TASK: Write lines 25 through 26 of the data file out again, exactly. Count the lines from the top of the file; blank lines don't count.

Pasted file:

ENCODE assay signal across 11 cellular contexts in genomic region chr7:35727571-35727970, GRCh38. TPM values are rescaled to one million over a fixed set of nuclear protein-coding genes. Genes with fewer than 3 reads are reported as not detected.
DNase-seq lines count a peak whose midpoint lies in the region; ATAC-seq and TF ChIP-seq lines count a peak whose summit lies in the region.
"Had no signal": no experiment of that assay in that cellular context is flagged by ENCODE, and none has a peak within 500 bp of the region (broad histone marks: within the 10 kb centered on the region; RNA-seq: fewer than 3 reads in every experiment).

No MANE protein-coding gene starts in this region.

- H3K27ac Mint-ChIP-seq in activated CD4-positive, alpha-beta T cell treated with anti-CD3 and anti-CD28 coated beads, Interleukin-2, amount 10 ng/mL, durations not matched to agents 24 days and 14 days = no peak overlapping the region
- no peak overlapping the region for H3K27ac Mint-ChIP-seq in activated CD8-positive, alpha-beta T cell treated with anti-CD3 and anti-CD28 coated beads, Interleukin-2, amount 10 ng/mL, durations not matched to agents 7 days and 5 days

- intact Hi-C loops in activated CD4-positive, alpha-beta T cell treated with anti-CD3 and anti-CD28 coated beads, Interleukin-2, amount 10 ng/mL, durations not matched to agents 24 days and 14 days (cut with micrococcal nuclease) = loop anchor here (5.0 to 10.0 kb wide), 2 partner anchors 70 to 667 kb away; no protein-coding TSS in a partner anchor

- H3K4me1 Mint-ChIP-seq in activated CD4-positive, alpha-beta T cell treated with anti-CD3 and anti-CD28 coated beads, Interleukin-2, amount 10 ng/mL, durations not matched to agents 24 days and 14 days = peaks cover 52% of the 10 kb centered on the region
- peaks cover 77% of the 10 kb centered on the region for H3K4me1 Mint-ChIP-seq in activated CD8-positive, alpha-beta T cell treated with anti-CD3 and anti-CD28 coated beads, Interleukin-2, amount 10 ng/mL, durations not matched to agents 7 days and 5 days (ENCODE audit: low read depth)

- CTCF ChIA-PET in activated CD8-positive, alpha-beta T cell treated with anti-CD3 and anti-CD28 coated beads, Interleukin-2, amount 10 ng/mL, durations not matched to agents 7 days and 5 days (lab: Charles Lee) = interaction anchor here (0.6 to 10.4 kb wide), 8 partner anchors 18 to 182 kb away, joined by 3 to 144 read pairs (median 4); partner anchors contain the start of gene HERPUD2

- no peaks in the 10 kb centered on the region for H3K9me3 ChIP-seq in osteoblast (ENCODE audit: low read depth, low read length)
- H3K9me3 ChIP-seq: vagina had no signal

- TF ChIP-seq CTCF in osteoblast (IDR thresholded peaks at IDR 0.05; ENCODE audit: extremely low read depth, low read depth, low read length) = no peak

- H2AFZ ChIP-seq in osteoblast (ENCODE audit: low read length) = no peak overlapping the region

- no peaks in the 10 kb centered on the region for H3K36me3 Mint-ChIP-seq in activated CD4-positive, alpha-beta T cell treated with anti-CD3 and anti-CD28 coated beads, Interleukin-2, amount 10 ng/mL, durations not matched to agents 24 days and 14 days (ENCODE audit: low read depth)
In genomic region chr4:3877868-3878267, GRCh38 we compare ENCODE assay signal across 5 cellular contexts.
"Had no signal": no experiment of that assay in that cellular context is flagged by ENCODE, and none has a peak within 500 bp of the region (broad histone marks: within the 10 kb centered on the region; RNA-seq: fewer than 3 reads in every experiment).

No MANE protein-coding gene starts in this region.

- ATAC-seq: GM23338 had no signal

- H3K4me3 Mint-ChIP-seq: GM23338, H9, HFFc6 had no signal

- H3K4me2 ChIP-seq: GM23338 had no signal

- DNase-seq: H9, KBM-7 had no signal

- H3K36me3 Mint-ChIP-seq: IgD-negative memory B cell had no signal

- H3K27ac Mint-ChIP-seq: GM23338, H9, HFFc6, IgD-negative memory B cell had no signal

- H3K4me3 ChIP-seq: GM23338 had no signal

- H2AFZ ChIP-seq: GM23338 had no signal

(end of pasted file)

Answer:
- H3K4me3 ChIP-seq: GM23338 had no signal

- H2AFZ ChIP-seq: GM23338 had no signal